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Review: After Earth 

Ken Korman finds something nice to say: "At least it's not in 3-D"

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© 2013 CTMG

There's no form of mass entertainment as seasonal as the Hollywood movie. And there's no season so clearly delineated by Hollywood as summer. The movies are bigger and noisier, and too often they're driven by special effects instead of story, but there's also a shift in audience expectations. There is a general willingness to cut movies a certain amount of slack as long as they deliver on the unspoken promise of worthwhile distraction while audiences cool themselves in the air conditioning. It's a simple transaction, a sort of social contract in which all parties deserve to come out ahead.

  So why does it go wrong so consistently?

  Sci-fi thriller After Earth is mildly entertaining in a nontaxing, summer movie kind of way. It doesn't really insult your intelligence or adhere openly to strict action-movie formula. But once you get an idea of this too-simple tale's origins, it gets a little harder to indulge. Producer and star Will Smith also gets a "story by" credit here, as he came up with the premise of a son rescuing his father and developed it with a particular person in mind. Smith happened to have a 13-year-old movie star, his son Jaden Smith, living under his roof. A futuristic setting and a steady stream of attack creatures were added to the mix. This was enough to set the giant gears of high-budget moviemaking into motion. Co-writer and director M. Night Shyamalan needed a safe gig after the drubbing he took for The Last Airbender a few years ago, so all the pieces fell into place.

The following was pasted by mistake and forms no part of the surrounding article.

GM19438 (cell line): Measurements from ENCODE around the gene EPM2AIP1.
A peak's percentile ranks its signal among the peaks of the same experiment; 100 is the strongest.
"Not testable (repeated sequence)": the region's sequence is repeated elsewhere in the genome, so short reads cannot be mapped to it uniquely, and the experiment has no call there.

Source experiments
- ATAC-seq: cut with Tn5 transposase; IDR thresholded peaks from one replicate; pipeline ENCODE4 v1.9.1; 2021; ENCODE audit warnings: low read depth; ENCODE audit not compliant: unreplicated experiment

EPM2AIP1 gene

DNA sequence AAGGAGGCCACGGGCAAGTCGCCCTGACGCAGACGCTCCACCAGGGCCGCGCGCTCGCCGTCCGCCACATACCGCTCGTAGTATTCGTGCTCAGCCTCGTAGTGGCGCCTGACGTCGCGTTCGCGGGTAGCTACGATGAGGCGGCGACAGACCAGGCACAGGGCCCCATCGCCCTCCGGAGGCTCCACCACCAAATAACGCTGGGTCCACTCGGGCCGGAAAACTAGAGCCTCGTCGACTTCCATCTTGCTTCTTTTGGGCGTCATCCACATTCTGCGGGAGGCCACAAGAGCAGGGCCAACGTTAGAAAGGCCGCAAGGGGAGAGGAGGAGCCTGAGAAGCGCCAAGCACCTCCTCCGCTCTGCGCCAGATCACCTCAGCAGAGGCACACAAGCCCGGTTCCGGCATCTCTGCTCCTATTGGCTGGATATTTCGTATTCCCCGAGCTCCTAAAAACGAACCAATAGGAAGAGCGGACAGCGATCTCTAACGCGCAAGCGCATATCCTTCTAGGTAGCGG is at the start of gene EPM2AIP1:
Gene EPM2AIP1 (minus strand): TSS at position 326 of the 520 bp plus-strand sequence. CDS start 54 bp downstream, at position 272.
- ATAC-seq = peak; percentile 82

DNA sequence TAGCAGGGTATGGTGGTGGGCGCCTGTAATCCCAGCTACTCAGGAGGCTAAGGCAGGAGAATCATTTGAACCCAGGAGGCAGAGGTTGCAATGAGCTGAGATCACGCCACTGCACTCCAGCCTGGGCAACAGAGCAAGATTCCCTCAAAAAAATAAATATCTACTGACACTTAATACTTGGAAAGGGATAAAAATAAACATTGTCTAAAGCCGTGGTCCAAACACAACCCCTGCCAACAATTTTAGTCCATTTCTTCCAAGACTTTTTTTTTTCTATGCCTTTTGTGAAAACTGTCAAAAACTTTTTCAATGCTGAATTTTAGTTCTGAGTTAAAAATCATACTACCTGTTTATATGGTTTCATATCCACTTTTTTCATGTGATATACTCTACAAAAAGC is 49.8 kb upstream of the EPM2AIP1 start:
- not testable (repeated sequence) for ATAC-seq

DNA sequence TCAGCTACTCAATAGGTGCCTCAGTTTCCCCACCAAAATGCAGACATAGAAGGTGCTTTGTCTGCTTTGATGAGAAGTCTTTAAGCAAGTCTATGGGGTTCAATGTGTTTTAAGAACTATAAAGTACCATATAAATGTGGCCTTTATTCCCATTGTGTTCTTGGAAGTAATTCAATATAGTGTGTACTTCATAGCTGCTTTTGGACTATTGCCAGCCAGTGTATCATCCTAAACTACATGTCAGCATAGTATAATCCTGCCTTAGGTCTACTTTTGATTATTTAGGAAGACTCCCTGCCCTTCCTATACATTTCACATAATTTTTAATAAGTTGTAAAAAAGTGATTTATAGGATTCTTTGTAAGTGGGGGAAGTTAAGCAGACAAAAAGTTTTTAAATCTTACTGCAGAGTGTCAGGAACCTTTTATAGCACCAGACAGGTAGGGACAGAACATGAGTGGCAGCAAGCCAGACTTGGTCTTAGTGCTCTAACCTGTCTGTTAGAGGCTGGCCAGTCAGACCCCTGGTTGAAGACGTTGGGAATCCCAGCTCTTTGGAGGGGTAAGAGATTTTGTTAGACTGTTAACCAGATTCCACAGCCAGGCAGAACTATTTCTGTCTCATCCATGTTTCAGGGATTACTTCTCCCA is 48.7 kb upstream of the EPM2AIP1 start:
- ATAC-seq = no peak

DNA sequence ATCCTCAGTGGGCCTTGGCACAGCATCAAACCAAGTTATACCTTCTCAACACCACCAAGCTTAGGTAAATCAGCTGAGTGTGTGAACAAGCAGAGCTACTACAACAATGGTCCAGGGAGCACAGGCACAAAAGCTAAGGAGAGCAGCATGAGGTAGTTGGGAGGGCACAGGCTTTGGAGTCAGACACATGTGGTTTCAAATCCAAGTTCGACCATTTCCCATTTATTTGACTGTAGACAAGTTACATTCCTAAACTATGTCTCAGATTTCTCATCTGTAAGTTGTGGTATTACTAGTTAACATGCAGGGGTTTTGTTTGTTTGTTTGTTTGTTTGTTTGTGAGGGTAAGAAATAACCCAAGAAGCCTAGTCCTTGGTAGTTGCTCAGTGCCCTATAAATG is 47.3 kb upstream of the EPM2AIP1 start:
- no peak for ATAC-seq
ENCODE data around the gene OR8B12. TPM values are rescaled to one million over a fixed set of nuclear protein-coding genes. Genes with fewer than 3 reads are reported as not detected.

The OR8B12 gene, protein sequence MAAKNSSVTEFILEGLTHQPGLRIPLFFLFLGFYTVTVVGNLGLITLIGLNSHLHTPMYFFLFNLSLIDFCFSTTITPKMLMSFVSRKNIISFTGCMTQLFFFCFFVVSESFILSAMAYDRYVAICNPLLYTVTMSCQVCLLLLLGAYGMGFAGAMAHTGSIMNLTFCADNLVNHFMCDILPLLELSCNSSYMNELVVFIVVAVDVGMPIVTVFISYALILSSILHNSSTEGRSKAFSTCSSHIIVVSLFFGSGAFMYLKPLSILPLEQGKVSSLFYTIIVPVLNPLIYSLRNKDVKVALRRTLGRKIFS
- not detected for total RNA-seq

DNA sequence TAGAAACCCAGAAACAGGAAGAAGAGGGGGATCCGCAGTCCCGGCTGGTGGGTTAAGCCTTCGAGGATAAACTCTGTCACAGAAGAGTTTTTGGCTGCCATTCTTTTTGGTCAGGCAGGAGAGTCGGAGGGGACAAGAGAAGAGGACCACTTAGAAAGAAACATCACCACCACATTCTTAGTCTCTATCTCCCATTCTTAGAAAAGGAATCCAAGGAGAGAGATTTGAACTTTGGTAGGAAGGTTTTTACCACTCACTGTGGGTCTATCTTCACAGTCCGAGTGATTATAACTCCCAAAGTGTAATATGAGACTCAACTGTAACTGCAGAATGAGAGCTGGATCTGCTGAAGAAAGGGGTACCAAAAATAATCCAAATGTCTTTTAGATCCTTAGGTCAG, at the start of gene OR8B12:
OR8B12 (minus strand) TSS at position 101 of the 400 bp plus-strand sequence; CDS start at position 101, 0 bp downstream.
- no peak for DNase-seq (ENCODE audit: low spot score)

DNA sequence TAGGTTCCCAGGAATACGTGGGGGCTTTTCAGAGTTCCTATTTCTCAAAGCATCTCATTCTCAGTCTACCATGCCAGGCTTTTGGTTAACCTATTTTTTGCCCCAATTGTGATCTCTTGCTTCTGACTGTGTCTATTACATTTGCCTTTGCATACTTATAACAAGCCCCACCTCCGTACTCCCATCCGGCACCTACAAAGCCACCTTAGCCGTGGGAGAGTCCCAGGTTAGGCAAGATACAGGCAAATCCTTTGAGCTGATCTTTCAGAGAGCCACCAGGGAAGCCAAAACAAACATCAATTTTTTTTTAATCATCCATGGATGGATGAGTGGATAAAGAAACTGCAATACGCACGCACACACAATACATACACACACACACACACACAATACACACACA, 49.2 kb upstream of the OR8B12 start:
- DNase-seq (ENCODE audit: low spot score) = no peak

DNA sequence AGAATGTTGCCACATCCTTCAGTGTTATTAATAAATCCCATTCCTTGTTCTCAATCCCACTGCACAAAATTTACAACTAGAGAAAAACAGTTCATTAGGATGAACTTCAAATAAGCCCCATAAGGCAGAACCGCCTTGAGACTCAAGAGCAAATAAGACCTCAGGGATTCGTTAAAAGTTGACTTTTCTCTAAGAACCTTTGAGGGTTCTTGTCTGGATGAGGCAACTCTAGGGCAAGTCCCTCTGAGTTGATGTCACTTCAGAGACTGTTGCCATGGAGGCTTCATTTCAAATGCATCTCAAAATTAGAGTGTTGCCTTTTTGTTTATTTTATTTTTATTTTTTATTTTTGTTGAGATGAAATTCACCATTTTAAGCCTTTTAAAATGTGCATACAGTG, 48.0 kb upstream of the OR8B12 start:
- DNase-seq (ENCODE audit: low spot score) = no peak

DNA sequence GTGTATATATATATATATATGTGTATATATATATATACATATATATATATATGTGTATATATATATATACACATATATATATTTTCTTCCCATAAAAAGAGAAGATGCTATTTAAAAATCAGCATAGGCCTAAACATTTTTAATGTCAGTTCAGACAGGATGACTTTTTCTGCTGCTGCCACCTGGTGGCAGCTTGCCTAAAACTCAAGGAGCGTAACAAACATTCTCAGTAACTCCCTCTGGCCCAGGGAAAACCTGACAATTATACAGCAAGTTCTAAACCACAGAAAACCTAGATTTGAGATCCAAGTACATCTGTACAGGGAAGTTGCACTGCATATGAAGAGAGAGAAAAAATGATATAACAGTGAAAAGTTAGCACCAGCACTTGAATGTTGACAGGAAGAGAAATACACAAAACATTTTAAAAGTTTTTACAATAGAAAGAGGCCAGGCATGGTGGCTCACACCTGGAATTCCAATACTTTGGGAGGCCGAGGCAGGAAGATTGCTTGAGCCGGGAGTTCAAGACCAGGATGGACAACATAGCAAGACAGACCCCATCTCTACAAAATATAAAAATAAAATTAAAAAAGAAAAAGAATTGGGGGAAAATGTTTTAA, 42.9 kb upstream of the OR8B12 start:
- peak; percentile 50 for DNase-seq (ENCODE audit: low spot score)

After Earth sets its story a thousand years in the future. Earth has been uninhabitable for almost all of that time due to pollution and climate change. Humans have established a colony on a distant planet, where a brave Cypher Raige (Will Smith) fends off an aggressive alien race called the Skrel that fights through large acid-spitting, insect-like robots known as Ursas. Raige has a troubled son (Jaden Smith) who longs for the approval of his dad. They fly into outer space for some father-son bonding only to crash-land on Earth. Raige's legs are broken so the kid must run the gauntlet of earthbound animals — all of which have evolved into human-killers — to retrieve the distress beacon that fell 100 kilometers away and represents their only chance for rescue. His all-knowing dad guides him via high-tech cameras and such. There's nothing more to the plot.

  The most impressive thing about After Earth is how quickly its fragile construction falls apart once you make the mistake of giving it a little thought. Even Darwin-haters know that it takes more than a thousand years for a creature to evolve. And how could animals evolve specifically to kill humans when there have been no humans on the planet? Artistic license is one thing, and bad pseudoscience is another. Those killer robots detect humans by sensing the pheromones we secrete when we're scared — a plot point designed to work with a primary theme about overcoming fears and growing up to be a good warrior. But since Ursas are weapons and not biological creatures, couldn't the Skrel simply have fitted their super-high-tech monsters with cameras? There's more, but you get the idea. At least the movie's not in 3-D. — KEN KORMAN


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